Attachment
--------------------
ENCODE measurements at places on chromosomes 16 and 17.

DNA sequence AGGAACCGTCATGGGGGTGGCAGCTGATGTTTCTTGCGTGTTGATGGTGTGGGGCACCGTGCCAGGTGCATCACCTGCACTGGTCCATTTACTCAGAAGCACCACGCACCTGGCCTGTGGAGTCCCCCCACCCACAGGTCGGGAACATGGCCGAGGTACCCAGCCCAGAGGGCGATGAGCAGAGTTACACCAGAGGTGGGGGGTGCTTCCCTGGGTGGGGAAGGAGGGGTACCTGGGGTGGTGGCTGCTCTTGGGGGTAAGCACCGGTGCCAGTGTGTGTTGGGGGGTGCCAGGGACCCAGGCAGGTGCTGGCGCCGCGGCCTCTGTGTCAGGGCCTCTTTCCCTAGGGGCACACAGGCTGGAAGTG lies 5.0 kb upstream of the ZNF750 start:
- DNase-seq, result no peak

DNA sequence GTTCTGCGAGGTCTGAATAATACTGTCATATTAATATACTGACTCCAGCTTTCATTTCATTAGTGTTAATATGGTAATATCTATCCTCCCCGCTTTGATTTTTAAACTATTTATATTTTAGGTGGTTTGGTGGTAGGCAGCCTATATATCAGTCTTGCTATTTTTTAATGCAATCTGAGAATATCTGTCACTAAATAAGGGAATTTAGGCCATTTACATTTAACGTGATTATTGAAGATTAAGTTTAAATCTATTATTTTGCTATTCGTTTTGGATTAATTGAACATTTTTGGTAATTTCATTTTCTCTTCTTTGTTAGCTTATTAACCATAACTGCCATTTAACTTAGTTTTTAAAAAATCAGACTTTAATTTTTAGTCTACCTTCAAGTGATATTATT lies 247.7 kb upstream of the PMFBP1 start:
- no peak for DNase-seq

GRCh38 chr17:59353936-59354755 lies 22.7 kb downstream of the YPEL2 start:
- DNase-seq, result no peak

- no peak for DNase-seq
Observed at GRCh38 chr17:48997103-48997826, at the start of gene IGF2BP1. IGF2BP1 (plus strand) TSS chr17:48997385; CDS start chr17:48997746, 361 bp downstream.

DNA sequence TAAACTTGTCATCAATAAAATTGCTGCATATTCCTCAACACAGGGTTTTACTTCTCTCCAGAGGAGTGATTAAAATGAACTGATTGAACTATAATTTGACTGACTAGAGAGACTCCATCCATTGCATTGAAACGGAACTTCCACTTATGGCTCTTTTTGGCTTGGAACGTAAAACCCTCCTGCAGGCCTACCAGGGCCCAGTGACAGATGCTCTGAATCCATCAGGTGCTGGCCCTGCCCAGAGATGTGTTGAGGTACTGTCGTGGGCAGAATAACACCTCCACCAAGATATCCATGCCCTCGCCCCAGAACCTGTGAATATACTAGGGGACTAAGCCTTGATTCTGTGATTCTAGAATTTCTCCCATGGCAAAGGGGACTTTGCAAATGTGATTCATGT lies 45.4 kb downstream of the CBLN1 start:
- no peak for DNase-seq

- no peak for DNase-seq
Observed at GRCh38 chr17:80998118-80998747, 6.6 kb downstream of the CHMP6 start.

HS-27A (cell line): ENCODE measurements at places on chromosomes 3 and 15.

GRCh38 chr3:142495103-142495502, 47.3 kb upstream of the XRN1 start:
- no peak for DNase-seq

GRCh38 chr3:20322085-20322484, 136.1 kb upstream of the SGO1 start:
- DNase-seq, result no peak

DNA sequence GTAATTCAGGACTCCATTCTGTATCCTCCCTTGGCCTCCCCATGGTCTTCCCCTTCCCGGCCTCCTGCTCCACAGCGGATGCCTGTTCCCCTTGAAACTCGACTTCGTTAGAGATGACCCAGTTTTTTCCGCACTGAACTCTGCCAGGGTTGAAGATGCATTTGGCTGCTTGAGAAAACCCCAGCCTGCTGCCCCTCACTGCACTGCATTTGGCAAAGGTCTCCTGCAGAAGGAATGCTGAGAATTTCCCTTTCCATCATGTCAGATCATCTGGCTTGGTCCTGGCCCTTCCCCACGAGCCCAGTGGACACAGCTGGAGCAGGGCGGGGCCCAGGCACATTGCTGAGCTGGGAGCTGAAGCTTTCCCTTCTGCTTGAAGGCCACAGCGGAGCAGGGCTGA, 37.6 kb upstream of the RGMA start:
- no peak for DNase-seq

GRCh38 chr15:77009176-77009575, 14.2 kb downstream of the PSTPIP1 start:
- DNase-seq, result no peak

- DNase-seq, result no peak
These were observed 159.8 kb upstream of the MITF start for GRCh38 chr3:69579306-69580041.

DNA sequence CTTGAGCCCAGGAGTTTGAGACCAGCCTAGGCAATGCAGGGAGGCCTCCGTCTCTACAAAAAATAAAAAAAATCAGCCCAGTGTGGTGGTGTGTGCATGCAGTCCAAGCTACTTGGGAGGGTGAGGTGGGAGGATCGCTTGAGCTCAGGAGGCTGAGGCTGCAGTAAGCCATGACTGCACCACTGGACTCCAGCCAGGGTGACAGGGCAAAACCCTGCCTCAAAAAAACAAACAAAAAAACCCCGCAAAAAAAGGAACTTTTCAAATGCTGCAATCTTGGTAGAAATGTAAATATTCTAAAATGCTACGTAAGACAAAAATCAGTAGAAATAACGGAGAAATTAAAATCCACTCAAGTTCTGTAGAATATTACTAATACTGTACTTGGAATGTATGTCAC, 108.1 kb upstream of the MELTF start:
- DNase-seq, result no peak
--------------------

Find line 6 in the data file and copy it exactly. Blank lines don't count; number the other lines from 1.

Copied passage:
GRCh38 chr17:59353936-59354755 lies 22.7 kb downstream of the YPEL2 start: